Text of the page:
A Northern Whiptail Lizard in the Grand Canyon
A Northern Whiptail Lizard in the Grand Canyon
After we left the oasis of Indian Garden at Grand Canyon National Park, Bob and I wasted no time making headway towards Plateau Point. The heat was building, the wind was constant, and the sun was torturous. Still, we forced ourselves to remain vigilant since other hikers had spotted rattlesnakes on the trail within the past couple of days. It was when we drew near the water refilling station about 3/4 of the way between the two points that we saw a Northern Whiptail Lizard (Cnemidophorus tigris septentrionalis) taking advantage of the puddles of spilled water in the shade of the water reservoir.
The habitat of the Tonto Platform is quite inhospitable so other than the odd ground squirrel seen darting amongst the scrub brush, our wildlife sightings were quite scarce. The difference in elevation between Indian Garden and Plateau Point is a mere 60 feet, but the high-altitude desert still sits at an elevation of 3,800 feet (1,158 m) above the Colorado River.
Because of the proximity to the underground water supply at Indian Garden, it is possible for Grand Canyon National Park to maintain a supply of clean drinking water for hikers on that open stretch of the Tonto Desert. We, ourselves, were quick to resoak our neckerchiefs and hats as I’m sure many before us had done as well. The spillage was a benefit to the little creatures that live nearby.
Blending in marvelously with the wet rocks and brown sand, this Northern Whiptail Lizard was nearly invisible. Only its quick movements drew our attention to its presence. Northern Whiptail Lizards are long, slender lizards, made all the longer by their lengthy tails. They also have pointed snouts. There are many species of whiptail lizards, and their snout-to-vent lengths vary from 2.75 inches (7 cm) to 5.25 inches (13 cm), but their tails double the overall length of their bodies. They are not very large.
There are so many subspecies of these lizards that even experts find it difficult to distinguish between them. Some might refer to this lizard as an Arizona Desert Whiptail Lizard (Cnemidophorus tigris gracilis). The colour of the Northern Whiptail Lizard is copper, with pale stripes separating darker rows of scales and a primarily grey head. If we could see the belly of this lizard, it would reveal large, square scales arranged lengthwise, and transverse rows. The scales on the upper part of the body differ significantly as they are very small and granular in appearance. Their scales help minimize water loss through the skin.
The lizard seemed very skittish so I kept my distance when photographing its lithe body, but at least it didn’t venture far from the water. The last thing I needed was for the lizard to scurry under the nearby desert scrub.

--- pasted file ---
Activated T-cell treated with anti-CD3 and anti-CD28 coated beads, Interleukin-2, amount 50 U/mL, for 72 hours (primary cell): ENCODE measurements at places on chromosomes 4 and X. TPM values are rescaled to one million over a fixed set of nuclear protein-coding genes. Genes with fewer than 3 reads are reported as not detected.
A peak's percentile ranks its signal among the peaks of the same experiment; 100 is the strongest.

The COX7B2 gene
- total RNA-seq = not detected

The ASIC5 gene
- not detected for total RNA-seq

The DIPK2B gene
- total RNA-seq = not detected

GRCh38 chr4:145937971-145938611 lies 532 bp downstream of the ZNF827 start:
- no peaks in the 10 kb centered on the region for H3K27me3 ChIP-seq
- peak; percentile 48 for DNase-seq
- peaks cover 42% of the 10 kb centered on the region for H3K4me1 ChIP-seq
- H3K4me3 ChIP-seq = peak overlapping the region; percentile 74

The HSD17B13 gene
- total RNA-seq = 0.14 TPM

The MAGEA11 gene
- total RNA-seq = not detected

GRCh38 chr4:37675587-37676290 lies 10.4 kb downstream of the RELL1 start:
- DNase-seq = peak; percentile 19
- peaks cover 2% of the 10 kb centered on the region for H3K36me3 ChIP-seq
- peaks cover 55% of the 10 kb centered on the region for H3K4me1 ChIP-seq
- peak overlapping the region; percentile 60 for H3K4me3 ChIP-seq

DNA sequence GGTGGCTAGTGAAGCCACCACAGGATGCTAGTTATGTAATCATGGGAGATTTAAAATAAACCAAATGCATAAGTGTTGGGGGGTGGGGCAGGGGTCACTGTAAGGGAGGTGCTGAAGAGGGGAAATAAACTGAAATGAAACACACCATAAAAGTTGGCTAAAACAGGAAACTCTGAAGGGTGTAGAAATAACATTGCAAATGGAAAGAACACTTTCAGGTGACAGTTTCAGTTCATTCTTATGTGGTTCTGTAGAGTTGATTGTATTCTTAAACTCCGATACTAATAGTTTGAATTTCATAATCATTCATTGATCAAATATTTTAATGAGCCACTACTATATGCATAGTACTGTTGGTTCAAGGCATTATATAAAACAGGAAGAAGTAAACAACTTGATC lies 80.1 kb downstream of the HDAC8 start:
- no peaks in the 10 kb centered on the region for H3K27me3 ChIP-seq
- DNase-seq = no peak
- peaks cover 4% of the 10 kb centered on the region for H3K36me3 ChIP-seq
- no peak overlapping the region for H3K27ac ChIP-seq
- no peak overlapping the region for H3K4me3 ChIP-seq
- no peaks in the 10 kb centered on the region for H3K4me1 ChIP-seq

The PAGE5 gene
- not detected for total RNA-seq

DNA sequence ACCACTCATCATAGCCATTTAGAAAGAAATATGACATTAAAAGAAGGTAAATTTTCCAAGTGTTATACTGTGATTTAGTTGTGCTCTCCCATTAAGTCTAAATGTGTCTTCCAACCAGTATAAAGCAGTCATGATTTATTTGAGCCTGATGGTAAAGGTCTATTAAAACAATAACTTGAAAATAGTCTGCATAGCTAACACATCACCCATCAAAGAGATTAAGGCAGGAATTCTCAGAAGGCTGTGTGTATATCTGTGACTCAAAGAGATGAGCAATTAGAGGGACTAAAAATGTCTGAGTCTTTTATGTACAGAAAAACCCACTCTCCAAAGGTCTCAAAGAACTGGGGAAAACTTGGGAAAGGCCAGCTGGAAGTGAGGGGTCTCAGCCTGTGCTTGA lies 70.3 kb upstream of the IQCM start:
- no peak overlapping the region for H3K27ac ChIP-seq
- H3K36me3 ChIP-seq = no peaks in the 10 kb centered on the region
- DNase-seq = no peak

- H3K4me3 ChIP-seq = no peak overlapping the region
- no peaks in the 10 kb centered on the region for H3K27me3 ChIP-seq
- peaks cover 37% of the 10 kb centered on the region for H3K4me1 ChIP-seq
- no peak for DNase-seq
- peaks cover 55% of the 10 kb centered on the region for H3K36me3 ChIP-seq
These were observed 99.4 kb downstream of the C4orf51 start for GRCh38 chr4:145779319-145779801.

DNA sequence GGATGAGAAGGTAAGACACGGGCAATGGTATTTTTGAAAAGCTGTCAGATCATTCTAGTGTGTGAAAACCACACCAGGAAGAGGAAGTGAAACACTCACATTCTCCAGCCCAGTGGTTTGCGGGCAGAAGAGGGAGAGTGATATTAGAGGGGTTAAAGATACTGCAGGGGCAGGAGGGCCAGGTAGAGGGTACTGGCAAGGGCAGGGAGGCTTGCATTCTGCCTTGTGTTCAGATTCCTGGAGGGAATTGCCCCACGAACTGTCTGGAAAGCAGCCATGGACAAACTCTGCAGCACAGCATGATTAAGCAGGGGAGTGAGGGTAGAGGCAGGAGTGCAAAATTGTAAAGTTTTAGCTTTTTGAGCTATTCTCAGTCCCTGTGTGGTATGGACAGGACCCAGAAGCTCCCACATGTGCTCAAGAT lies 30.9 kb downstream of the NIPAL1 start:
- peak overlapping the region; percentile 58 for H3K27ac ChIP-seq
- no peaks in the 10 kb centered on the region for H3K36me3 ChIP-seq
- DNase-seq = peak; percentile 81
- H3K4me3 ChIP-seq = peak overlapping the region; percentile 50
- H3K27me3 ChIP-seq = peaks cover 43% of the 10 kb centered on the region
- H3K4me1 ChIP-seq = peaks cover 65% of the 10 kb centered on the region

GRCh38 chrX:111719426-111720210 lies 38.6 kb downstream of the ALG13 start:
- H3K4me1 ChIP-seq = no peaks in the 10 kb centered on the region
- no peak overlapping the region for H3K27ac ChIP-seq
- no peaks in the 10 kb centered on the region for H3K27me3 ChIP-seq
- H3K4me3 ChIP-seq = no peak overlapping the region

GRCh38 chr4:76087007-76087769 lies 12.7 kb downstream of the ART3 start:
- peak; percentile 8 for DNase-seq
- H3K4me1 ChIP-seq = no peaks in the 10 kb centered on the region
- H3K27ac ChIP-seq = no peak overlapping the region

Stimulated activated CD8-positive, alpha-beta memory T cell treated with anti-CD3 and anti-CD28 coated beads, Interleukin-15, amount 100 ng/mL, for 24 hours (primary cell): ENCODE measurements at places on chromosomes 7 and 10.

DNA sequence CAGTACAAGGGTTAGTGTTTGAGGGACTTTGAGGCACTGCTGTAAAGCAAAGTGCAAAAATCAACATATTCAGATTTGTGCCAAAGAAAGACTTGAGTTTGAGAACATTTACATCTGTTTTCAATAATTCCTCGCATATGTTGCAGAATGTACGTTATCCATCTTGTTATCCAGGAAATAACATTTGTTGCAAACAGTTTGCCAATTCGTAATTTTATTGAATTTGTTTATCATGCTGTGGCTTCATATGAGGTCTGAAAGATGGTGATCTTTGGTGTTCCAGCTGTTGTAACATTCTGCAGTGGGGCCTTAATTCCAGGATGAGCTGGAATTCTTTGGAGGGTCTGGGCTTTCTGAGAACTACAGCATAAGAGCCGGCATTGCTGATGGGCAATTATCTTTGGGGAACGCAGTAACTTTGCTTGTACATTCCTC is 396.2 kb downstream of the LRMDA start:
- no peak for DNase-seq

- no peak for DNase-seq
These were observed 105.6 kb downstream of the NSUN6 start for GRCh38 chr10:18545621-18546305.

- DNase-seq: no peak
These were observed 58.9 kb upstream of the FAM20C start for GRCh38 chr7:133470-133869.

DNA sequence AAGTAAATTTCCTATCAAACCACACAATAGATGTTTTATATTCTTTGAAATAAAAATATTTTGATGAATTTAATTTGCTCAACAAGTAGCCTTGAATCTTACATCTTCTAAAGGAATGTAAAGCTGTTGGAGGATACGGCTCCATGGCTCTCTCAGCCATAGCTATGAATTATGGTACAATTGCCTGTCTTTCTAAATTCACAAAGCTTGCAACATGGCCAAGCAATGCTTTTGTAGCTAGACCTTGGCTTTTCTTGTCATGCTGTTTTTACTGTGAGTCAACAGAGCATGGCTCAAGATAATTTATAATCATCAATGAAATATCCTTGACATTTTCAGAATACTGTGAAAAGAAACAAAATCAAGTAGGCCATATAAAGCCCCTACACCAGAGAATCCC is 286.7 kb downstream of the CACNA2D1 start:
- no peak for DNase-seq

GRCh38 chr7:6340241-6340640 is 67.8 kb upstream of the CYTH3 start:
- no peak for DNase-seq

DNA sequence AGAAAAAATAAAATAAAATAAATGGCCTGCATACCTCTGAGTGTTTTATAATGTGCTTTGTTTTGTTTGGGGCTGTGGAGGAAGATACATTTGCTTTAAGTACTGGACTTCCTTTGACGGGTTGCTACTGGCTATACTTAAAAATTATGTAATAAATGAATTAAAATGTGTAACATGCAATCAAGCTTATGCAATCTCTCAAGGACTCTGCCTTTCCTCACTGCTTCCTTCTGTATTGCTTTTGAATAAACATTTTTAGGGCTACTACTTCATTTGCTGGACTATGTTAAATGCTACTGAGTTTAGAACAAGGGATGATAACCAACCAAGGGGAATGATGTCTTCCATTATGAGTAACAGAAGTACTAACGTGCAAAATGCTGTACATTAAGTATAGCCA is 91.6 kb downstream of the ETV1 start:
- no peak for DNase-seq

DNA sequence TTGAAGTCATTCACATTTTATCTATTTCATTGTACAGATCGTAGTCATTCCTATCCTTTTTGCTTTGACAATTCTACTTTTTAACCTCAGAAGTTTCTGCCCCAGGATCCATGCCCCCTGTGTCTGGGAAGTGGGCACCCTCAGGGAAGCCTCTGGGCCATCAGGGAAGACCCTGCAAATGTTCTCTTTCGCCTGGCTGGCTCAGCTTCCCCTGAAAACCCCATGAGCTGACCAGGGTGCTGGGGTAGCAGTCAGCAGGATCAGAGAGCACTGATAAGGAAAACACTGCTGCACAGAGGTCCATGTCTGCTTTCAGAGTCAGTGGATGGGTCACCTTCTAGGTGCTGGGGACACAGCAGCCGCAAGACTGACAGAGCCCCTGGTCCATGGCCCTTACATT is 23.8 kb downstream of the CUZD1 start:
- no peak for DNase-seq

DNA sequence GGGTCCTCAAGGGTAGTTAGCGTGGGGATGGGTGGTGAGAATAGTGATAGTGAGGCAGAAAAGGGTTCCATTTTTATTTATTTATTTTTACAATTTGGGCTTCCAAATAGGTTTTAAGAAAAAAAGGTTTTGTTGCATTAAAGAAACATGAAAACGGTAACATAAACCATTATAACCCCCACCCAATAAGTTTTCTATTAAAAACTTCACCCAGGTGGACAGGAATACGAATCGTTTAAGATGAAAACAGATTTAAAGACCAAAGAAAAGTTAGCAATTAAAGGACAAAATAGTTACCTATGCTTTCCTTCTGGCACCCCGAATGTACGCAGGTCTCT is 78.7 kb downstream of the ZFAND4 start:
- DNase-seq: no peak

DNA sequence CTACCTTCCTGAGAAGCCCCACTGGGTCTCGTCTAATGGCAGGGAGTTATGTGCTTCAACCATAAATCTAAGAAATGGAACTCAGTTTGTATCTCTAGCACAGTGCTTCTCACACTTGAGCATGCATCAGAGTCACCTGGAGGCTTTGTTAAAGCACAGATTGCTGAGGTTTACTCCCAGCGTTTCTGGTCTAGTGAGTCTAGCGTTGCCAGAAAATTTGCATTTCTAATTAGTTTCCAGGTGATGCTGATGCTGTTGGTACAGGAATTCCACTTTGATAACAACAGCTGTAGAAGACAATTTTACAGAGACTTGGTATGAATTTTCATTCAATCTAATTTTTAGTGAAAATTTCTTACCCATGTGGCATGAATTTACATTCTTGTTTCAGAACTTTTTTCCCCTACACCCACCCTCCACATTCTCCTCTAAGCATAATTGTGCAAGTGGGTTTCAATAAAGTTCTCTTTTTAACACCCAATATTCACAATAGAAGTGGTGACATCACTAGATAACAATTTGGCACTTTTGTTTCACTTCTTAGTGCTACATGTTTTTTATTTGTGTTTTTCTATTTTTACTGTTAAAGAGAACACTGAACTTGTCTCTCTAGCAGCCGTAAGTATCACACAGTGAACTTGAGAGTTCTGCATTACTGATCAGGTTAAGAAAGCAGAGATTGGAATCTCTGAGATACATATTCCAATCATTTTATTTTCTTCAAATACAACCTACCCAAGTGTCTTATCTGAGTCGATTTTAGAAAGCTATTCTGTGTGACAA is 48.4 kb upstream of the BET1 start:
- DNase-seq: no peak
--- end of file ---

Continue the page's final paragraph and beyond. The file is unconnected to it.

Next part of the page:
I have learned that the behaviour of the different whiptail lizard species varies quite a bit with some being active through the day while others are nocturnal. Quite clearly, the Northern Whiptail Lizard is diurnal. Some lizards assume a sit-and-wait attitude when seeking prey, while others are active foragers.
Northern Whiptail Lizards are one of the latter, foraging intensely for prey at a frenetic pace. It is their jerky, start and stop movements that create distinctive sounds if they happen to be moving under plants or through leaf litter. Often, this gives away their position.
The Northern Whiptail Lizard is an insectivore but also will eat terrestrial invertebrates as well as smaller lizards. They have a non-expandable jaw so to eat larger prey is pretty much impossible. It is also interesting to note that these lizards have eyelids and ears, with a complimentary acute sense of smell and sharp vision.
Many of the lizards have not been officially documented within its boundaries. Lizards are abundant there because their preferred habitat is rocky, semi-arid areas with sparse vegetation. What makes that type of environment suitable is the fact that lizards are cold-blooded animals that depend on the warmth of the atmosphere for activity. The lowest elevations of the Grand Canyon have hot and dry desert conditions.
Because lizards to not require water in order to successfully breed is another reason they thrive in the inner Canyon. Unlike amphibians that require water in order to lay their eggs, Northern Whiptail Lizards lay eggs that have shells, making them capable of withstanding the arid conditions. Bob and I found the frenetic movements of the Northern Whiptail Lizard to be quite comedic by times. Perhaps that is why they have been nicknamed Racerunners. They certainly move more quickly than the eye can see.
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